Tuesday, December 4, 2007

Microsoft points

Now that I'm an Xbox owner who has purchased something on Xbox Live (Carcassonne), I think I now have the right to say: Microsoft Points can go to hell. I'm all for Microsoft making you add money to your account in chunks so they don't pay 30% of every icon pack or song you buy to their credit card processing company, but making you buy imaginary currency that doesn't map 1:1 to real-world currency is madness. I think it's safe to say that they do it so that it's hard to figure out exactly how much you're spending on something. This was very clear to me as soon as I heard people first talking about it, but it felt cheap to complain that something was confusing before I'd had the actual opportunity to experience it myself.

Carcassonne was 800 Points. So, your first thought is naturally that it will cost you $8.00, because US Dollars are real currency that we're used to. But 800 Points actually costs you $10.00, and you can't buy just $10.00 worth of Points; you have to buy them in $6.25 increments. So, you have to buy 1000 Points for $12.50. If you never buy anything else (yes, that's unlikely), you paid $12.50 for something that vaguely looked like it cost $8.00. It's basically the same experience as buying things in foreign countries, except foreign countries aren't a mile down the street, they don't send me a paycheck, and it's more debatable whether or not they're trying to screw the tourists.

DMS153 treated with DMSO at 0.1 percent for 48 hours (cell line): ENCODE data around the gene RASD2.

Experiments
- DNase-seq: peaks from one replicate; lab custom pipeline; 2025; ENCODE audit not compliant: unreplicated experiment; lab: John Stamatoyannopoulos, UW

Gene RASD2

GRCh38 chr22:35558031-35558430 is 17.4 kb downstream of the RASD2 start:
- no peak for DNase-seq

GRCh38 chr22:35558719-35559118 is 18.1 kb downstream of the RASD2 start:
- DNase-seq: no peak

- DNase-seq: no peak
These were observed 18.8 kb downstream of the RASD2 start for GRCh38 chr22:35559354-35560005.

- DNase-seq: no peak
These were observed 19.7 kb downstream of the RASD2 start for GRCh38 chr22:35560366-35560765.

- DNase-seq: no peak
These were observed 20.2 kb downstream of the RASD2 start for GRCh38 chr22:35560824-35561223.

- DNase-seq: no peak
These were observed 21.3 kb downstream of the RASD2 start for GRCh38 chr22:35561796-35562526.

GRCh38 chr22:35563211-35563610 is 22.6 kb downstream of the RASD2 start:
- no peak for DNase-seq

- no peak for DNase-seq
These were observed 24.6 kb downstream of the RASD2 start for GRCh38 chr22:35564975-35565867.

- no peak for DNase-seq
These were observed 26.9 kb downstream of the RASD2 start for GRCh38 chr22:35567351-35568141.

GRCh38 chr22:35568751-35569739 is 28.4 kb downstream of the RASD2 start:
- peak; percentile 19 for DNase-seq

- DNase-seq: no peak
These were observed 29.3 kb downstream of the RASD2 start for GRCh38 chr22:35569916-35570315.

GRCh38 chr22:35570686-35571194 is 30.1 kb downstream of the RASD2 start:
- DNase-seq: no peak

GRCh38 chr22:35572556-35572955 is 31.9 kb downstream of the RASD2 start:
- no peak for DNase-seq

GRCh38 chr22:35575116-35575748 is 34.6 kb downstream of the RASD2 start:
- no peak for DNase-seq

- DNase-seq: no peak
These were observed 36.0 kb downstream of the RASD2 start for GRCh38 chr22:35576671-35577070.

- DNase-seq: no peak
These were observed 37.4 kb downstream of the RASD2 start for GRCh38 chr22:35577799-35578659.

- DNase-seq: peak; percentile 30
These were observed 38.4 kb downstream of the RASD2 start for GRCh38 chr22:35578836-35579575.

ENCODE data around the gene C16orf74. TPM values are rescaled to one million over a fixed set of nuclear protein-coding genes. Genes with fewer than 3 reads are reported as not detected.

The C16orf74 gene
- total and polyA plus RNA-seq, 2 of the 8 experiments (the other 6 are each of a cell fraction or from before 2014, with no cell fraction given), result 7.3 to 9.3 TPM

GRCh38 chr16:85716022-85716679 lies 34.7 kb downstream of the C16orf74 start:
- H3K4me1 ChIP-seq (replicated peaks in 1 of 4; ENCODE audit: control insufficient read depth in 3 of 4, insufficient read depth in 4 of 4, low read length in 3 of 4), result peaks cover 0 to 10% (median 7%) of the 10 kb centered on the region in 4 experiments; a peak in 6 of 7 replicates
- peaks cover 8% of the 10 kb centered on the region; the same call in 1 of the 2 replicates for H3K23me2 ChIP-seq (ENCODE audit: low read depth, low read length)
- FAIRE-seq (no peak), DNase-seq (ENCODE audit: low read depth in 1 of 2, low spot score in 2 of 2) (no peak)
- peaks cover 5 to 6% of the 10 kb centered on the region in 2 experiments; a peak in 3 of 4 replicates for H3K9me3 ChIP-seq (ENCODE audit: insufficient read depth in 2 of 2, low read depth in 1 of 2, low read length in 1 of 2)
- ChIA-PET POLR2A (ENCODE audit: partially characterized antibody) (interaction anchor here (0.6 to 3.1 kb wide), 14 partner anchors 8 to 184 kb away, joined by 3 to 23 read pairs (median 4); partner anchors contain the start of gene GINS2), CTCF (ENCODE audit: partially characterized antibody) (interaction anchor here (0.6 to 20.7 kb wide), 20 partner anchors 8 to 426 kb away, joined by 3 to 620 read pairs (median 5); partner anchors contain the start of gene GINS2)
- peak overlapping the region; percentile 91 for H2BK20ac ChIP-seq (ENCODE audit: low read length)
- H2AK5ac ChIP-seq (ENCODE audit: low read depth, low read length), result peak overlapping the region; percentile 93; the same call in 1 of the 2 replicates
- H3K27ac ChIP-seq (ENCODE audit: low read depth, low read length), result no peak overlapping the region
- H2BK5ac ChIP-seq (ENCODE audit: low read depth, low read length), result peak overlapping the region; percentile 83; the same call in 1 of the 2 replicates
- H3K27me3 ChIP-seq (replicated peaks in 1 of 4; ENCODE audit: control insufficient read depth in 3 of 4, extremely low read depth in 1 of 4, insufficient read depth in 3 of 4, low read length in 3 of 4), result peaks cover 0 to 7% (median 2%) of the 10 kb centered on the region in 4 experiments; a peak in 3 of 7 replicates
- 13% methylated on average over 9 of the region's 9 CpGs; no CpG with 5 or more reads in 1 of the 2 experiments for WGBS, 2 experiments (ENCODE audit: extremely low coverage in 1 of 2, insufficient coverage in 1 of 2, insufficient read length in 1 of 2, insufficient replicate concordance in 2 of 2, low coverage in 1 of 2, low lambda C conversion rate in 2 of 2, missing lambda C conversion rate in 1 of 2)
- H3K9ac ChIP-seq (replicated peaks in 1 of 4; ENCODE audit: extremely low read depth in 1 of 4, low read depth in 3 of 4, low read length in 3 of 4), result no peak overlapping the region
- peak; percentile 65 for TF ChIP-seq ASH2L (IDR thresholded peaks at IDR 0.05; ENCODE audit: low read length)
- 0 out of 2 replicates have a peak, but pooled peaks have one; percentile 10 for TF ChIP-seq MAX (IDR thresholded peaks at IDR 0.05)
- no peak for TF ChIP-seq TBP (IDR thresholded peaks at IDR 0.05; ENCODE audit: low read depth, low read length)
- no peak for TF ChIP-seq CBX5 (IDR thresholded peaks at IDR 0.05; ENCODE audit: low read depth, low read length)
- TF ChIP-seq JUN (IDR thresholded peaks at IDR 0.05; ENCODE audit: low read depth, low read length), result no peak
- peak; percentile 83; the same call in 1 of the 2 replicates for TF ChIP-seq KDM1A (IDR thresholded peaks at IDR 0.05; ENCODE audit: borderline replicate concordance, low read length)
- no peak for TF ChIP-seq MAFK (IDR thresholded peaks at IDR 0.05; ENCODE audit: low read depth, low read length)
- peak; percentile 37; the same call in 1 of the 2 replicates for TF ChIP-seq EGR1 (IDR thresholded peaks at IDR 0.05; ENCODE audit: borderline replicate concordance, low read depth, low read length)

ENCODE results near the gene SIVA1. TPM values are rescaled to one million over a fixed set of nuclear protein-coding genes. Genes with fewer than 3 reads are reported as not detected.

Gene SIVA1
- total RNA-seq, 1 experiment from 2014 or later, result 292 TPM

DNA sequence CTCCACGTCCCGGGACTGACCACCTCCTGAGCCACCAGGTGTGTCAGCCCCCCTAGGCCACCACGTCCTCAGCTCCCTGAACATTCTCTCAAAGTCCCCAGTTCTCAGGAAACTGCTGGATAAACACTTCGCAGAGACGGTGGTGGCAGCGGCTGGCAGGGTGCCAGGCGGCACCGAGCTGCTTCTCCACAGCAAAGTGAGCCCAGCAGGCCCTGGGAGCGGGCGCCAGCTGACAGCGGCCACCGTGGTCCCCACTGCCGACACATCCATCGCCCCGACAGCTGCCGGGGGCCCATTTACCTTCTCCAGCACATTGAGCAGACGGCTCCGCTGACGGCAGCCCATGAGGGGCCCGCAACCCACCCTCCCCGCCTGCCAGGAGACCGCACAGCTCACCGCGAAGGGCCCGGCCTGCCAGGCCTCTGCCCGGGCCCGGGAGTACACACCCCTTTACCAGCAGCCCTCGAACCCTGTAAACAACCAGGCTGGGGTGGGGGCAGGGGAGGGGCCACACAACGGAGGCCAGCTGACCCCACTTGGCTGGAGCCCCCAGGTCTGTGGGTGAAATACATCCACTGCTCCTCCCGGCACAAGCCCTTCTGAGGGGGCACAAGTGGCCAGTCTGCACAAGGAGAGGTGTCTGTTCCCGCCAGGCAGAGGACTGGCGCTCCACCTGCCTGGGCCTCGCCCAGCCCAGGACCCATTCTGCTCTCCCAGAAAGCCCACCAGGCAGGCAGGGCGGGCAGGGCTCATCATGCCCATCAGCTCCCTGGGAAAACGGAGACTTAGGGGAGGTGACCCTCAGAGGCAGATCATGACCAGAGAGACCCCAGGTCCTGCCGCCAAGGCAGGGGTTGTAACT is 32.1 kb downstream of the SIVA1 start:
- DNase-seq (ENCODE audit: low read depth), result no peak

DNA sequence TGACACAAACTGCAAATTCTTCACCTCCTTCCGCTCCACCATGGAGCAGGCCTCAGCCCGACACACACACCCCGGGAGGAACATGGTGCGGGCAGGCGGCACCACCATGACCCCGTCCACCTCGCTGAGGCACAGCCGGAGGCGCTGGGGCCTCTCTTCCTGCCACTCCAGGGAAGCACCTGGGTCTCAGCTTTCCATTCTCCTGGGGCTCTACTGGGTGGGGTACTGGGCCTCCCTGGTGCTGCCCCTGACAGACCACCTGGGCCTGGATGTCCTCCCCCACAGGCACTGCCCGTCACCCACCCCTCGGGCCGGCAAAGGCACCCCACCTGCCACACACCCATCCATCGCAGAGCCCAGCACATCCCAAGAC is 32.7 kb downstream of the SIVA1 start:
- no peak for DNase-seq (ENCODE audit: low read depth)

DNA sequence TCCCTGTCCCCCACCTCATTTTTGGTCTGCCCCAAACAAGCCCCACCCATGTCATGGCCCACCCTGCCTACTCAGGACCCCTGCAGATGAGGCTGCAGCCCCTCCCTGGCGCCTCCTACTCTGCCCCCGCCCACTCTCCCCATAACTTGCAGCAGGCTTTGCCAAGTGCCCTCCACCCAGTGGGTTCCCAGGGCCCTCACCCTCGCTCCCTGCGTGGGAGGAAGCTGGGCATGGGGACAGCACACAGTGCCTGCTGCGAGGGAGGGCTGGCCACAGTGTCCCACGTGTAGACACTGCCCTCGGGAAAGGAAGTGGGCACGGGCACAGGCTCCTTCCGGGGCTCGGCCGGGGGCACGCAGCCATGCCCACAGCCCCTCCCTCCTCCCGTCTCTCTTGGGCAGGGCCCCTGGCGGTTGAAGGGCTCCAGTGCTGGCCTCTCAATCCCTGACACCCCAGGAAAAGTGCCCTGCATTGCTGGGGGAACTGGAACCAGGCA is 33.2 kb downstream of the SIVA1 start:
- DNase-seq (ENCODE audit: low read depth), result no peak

Just remember that the exchange rate is 100 Points = $1.25, which isn't terribly hard to calculate in your head... you just shouldn't have to.

[This is a fine time to remind everyone that I in no way represent Microsoft or its shareholders. For entertainment purposes only. Do not ingest. If you do, contact an internetologist immediately. I just don't want anyone to think that just because they pay me money I somehow believe that this system is not retarded.]

[In the original version of this post, I had the conversion ratio backwards and used $ instead of ¢, which practically proves my point.]

8 comments:

Steve said...

Isn't the conversion $1.25 = 1 point?

This just proves it's confussing.

Steve said...

No, the converstion is $0.0125 = 1 point

Louise said...

Microsoft isn't the only one who makes you buy points. The Nintendo Wii also does the same thing. I don't know if they the points are a 1-1 ration - but I don't think they are.

Travis said...

Haha, OOPS SQUARED. I used $ instead of ¢, and had the 1.25 on the wrong side of the equals sign. As Steve says, this practically proves my point.

Matt said...

I think one of the reasons they do this is so that something always costs 800 points regardless of what country it's sold in.

Travis said...

Yeah, but who cares? I don't buy things in other countries.

Steve said...

Wii points are a 1:1 ratio.

Anonymous said...

Re. always X points:

switch (country) { ... }

You know, that whole "technology ought to serve to make our lives EASIER where this is possible" thing..